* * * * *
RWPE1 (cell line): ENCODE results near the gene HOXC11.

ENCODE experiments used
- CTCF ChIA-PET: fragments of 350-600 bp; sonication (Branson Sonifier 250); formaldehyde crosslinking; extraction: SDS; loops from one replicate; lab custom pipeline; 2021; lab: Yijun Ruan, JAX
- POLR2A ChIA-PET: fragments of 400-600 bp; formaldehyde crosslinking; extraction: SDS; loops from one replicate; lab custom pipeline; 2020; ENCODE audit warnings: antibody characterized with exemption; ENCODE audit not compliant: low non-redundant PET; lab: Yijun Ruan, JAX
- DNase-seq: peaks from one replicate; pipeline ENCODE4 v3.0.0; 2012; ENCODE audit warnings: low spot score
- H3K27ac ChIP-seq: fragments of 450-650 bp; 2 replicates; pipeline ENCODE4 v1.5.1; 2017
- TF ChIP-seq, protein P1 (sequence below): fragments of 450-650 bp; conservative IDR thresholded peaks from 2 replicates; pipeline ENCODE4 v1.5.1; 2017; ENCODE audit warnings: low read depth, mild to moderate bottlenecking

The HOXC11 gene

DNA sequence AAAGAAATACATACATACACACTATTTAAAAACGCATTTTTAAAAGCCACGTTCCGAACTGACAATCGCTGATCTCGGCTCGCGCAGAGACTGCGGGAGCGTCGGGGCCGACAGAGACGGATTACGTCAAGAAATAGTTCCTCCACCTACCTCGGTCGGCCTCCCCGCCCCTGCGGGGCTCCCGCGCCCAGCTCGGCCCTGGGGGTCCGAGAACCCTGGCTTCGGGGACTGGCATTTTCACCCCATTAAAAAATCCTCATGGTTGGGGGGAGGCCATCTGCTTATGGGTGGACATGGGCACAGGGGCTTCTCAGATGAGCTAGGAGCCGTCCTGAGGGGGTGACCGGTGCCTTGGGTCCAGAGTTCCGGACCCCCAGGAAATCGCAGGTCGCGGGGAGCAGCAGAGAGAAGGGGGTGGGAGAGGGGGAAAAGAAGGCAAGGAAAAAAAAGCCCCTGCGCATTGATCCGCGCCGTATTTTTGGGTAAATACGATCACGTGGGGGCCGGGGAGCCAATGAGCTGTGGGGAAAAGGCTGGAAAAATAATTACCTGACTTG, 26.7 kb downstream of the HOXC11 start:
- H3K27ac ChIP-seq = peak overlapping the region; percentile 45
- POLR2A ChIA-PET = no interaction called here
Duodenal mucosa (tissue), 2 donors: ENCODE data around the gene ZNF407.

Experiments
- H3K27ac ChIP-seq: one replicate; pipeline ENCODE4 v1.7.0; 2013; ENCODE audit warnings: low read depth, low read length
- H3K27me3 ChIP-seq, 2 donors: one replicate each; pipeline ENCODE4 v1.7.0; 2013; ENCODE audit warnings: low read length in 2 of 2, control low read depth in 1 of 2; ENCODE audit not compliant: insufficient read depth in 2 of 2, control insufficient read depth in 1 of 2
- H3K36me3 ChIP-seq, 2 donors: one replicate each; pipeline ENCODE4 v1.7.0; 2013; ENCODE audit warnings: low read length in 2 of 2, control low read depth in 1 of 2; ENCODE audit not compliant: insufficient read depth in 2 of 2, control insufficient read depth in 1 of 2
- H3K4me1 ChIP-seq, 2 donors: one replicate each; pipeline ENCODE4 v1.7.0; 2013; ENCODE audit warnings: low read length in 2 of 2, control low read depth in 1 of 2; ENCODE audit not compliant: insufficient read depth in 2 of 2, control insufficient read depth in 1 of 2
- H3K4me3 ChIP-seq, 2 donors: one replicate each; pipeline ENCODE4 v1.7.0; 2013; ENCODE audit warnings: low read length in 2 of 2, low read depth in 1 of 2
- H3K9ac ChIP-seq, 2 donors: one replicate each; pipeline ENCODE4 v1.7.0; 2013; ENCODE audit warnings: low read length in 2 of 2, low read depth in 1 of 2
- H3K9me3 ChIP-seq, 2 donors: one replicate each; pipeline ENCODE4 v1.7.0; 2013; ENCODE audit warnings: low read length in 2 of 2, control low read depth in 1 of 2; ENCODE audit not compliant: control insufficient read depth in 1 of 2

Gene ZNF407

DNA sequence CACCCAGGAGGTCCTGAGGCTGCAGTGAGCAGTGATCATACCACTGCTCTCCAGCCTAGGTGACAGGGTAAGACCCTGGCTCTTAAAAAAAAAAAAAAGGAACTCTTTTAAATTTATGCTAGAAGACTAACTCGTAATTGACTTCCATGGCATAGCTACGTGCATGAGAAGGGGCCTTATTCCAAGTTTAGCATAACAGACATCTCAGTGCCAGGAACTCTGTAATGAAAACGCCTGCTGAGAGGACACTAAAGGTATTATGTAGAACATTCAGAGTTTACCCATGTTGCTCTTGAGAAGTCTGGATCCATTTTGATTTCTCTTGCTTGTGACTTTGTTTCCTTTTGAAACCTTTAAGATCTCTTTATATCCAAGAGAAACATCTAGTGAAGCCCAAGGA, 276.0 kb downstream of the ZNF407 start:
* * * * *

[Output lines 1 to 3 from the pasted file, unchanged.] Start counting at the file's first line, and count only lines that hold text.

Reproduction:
RWPE1 (cell line): ENCODE results near the gene HOXC11.

ENCODE experiments used
- CTCF ChIA-PET: fragments of 350-600 bp; sonication (Branson Sonifier 250); formaldehyde crosslinking; extraction: SDS; loops from one replicate; lab custom pipeline; 2021; lab: Yijun Ruan, JAX